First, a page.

Cameron Reilly points out this Icuiti mobile video device that straps right onto you head. Like Cameron, for me this kind of device wouldn’t be for entertainment. When most people react in horror to the concept of brain implants I see only posibilities. Can you imagine being able to access programs and information at any point in time, wherever you were.
Imagine if you will, I’m standing at a bus stop, all of a sudden I get an IM message from a customer who has a critical problem with their application which is loosing them hundreds and thousands of dollars. Right then I book a flight and order a taxi, while I am in the taxi I book my accomodation. The customer IM’s me again with a dump from the event log of the application which I open up in analyse.
While I am sitting on the plane drink a nice glass of red I crack open the source files and see if I can spot the problem. By the time we touch down I have found the problem in one of the core libraries and have applied a patch and whilst waiting for the customer in lobby I kick off a compile.
We go to a meeting room where the product team have assembled. There are about five people there, some I know and others I don’t. They all have the same kind of implants and they all link wirelessly. I transfer the freshly compiled code to the tester along with the source code diffs and they devise some new test cases to ensure things worked. They build and run their tests, everything works (OK – this really is a fantasy now) and they transfer the QA’d code over the the infrastructure guy to deploy onto the staging server which he does right there in the meeting.
The system is live – time to play Halo 4, except this time we run around the building with the heads-up-display providing the special effects. All of this could have been done remotely – except for playing Halo
Yesterday I dropped some code on my site that used the FlashWindow function. I mentioned that I had trouble getting the FlashWindowEx function working. Bill suggested that I might have picked up a bug copyinig the code from the pinvoke.net site. Bill was right, that was one of the problems and I have fixed up the page in question (gotta love Wiki’s).
The other problem that I was having was that in my test harness I was kicking the flash effect with a button but setting the behaviour flags with FLASHW_ALL | FLASHW_TIMERNOFG, the later value means that it flashes until the window becomes the foreground window, since it was, it stopped before I saw anything – duh!
Anyway, I’ve updated the code. Because I am now using FlashWindowEx I added a few extra features that the previous component didn’t have. First up – you can specify the interval between the flashing to make it go faster and be more noticable. You do this by setting the FlashInterval property.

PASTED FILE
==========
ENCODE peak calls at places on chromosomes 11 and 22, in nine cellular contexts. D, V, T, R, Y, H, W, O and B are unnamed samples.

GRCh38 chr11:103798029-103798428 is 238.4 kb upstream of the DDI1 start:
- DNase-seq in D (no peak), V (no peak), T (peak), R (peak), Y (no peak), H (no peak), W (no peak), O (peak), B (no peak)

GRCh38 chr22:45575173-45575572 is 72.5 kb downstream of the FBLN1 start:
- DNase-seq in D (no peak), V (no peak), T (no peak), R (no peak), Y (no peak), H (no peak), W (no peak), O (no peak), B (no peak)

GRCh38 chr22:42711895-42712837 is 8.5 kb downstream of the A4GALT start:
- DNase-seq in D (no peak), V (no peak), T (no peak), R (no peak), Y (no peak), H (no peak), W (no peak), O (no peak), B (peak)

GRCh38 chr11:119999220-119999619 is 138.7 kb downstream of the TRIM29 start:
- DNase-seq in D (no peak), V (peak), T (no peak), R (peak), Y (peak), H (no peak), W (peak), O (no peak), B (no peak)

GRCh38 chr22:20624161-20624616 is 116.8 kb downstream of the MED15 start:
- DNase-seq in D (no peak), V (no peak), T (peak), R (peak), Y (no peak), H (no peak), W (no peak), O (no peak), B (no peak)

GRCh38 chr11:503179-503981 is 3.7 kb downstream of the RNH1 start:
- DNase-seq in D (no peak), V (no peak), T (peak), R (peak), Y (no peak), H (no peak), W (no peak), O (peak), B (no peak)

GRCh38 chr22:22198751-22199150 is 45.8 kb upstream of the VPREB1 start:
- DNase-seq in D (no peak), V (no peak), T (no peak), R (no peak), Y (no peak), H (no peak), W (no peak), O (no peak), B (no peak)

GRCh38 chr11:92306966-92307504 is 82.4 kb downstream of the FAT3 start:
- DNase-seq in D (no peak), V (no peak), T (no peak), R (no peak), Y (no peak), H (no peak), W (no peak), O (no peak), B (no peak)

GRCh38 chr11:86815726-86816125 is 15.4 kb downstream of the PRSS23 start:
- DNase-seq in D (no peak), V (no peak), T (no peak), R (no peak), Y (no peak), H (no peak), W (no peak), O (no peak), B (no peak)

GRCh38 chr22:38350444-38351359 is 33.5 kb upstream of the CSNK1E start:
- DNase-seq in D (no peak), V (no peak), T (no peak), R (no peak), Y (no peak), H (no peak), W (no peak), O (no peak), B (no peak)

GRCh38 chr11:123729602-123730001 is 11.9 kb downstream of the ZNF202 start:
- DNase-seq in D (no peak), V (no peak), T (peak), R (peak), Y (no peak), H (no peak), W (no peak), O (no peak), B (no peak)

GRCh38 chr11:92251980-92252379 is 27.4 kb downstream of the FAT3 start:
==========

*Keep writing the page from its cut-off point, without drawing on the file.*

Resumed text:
Secondly you can specify that it flash for a specified period of time (TotalDuration) or a certain number of times (FlashCount). FlashCount and TotalDuration cannot be non-zero at the same time. I also added some logic to disallow setting negative values on all three properties – FlashCount, TotalDuration and FlashInterval. Enjoy (and thanks Bill)!
I’m playing around with FireFox at the moment, and one of the things that I like to do when I am living out of a hotel is surfing c2.com and like Wiki’s to expand my patterns (and anti-patterns) knowledge.
Wiki’s tend to encourage linking so when I read a page I often find a lot of pages that I want to look at next. If you use the easyGestures extension you can wheel-click on links and it will launch a tabbed window but keep the focus on the current page you are reading. Once you have finished the page you are on you can wheel-click-hold and close the current tab and work through the content that way.
You can see a screenshot here.
All future birthday and christmas presents can be purchased from this online resource.
I picked this link up from the latest Monday’s episode. Reminds me of that The Simpsons episode.
Robert Scoble outlines a few reasons why Technorati is better than Google for watching what is happening out in the blogosphere. This is true, although I really only watch who is linking to my stuff (where trackbacks won’t pick it up). But like Robert I have seen some noise:
“That said, Technorati is far from perfect. It has a bunch of noise in search results and Jeff and I are watching it in comparison to Pubsub and we’re not seeing as good a result come back for just straight searches.” – Robert Scoble
What I’d like to see is the crew over there at Technorati put in some opt-in rules for searches. For example I get a lot of results for people adding me to their blogroll. I’d like to filter these out, or maybe even better mark the result as a lower priority (is that even possible in RSS?).